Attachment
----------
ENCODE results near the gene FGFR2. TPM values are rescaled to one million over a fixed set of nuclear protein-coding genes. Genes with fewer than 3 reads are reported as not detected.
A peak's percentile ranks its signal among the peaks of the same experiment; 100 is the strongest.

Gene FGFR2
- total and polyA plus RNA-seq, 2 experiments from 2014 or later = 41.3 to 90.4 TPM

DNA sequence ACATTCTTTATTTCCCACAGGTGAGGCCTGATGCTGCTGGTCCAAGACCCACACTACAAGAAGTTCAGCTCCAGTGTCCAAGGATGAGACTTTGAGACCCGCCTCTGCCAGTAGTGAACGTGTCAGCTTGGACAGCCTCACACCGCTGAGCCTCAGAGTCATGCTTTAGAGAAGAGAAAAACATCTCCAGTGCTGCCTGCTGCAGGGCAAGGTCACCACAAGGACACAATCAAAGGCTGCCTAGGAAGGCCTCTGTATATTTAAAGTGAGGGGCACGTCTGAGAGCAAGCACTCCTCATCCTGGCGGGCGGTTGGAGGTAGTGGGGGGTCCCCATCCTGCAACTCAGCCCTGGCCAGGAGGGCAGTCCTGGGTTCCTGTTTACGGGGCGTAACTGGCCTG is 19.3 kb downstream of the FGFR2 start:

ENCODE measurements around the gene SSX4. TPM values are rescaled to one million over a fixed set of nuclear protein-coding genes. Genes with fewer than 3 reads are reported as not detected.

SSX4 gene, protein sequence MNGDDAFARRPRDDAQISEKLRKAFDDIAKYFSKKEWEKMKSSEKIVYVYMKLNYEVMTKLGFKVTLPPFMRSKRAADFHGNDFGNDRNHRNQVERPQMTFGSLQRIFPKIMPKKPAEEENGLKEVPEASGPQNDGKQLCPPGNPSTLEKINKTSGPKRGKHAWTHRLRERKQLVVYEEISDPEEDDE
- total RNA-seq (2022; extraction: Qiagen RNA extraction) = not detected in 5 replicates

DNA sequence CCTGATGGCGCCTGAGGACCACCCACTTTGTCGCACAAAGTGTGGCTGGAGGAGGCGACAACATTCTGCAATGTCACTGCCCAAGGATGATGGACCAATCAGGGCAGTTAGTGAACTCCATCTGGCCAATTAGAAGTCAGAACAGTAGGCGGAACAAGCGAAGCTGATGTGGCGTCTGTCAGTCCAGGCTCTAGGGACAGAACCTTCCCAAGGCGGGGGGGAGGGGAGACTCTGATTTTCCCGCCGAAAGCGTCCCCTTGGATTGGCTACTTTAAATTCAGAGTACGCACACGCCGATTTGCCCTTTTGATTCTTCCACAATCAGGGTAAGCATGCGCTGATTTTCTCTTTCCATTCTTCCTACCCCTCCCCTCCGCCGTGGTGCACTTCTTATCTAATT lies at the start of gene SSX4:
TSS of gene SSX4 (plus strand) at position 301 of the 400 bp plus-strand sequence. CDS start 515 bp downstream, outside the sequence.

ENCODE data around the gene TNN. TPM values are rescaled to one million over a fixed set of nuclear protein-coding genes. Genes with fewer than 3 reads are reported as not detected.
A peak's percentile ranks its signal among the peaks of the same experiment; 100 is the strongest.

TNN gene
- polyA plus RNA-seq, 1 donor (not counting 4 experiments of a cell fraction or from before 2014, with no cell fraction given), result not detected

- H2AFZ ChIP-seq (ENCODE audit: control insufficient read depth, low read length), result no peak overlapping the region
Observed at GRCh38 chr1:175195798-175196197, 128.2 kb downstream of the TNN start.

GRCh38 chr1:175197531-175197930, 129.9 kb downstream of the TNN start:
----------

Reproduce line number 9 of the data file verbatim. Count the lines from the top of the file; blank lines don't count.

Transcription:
DNA sequence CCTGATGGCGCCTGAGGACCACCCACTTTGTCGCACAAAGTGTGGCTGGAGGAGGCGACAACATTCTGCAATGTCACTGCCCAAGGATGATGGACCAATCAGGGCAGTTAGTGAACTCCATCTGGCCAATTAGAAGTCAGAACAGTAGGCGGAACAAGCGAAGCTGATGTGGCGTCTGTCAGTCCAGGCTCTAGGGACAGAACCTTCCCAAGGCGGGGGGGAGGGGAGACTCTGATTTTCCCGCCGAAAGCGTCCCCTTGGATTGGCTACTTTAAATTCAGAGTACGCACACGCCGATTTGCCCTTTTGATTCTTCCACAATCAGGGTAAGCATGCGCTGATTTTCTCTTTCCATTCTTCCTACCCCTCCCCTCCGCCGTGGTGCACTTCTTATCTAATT lies at the start of gene SSX4: